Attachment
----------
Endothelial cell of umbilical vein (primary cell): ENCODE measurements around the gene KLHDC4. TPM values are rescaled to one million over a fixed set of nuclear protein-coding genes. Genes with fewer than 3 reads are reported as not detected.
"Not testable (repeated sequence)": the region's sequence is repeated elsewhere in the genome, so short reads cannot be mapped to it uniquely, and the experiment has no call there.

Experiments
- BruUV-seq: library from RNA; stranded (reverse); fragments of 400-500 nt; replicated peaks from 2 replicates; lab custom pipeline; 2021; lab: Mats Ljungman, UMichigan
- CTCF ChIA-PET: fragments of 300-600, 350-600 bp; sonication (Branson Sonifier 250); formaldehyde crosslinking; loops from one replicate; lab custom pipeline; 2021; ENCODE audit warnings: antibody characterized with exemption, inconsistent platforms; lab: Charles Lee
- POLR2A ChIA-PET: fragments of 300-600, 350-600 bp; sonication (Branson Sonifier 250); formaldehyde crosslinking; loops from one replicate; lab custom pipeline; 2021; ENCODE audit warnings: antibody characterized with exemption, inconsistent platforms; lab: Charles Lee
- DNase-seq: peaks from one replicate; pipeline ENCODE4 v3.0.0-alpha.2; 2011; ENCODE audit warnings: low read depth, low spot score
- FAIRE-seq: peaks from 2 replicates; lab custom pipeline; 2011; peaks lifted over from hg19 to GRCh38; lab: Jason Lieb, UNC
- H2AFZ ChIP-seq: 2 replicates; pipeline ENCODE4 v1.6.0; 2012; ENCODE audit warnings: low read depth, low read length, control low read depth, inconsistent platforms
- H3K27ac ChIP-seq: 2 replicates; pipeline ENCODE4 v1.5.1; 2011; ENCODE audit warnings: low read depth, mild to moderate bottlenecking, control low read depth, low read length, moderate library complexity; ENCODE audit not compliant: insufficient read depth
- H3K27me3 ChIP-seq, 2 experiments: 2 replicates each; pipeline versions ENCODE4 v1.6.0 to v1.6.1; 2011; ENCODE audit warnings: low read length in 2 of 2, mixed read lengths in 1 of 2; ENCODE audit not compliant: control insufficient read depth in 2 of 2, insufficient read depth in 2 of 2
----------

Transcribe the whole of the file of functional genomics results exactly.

Endothelial cell of umbilical vein (primary cell): ENCODE measurements around the gene KLHDC4. TPM values are rescaled to one million over a fixed set of nuclear protein-coding genes. Genes with fewer than 3 reads are reported as not detected.
"Not testable (repeated sequence)": the region's sequence is repeated elsewhere in the genome, so short reads cannot be mapped to it uniquely, and the experiment has no call there.

Experiments
- BruUV-seq: library from RNA; stranded (reverse); fragments of 400-500 nt; replicated peaks from 2 replicates; lab custom pipeline; 2021; lab: Mats Ljungman, UMichigan
- CTCF ChIA-PET: fragments of 300-600, 350-600 bp; sonication (Branson Sonifier 250); formaldehyde crosslinking; loops from one replicate; lab custom pipeline; 2021; ENCODE audit warnings: antibody characterized with exemption, inconsistent platforms; lab: Charles Lee
- POLR2A ChIA-PET: fragments of 300-600, 350-600 bp; sonication (Branson Sonifier 250); formaldehyde crosslinking; loops from one replicate; lab custom pipeline; 2021; ENCODE audit warnings: antibody characterized with exemption, inconsistent platforms; lab: Charles Lee
- DNase-seq: peaks from one replicate; pipeline ENCODE4 v3.0.0-alpha.2; 2011; ENCODE audit warnings: low read depth, low spot score
- FAIRE-seq: peaks from 2 replicates; lab custom pipeline; 2011; peaks lifted over from hg19 to GRCh38; lab: Jason Lieb, UNC
- H2AFZ ChIP-seq: 2 replicates; pipeline ENCODE4 v1.6.0; 2012; ENCODE audit warnings: low read depth, low read length, control low read depth, inconsistent platforms
- H3K27ac ChIP-seq: 2 replicates; pipeline ENCODE4 v1.5.1; 2011; ENCODE audit warnings: low read depth, mild to moderate bottlenecking, control low read depth, low read length, moderate library complexity; ENCODE audit not compliant: insufficient read depth
- H3K27me3 ChIP-seq, 2 experiments: 2 replicates each; pipeline versions ENCODE4 v1.6.0 to v1.6.1; 2011; ENCODE audit warnings: low read length in 2 of 2, mixed read lengths in 1 of 2; ENCODE audit not compliant: control insufficient read depth in 2 of 2, insufficient read depth in 2 of 2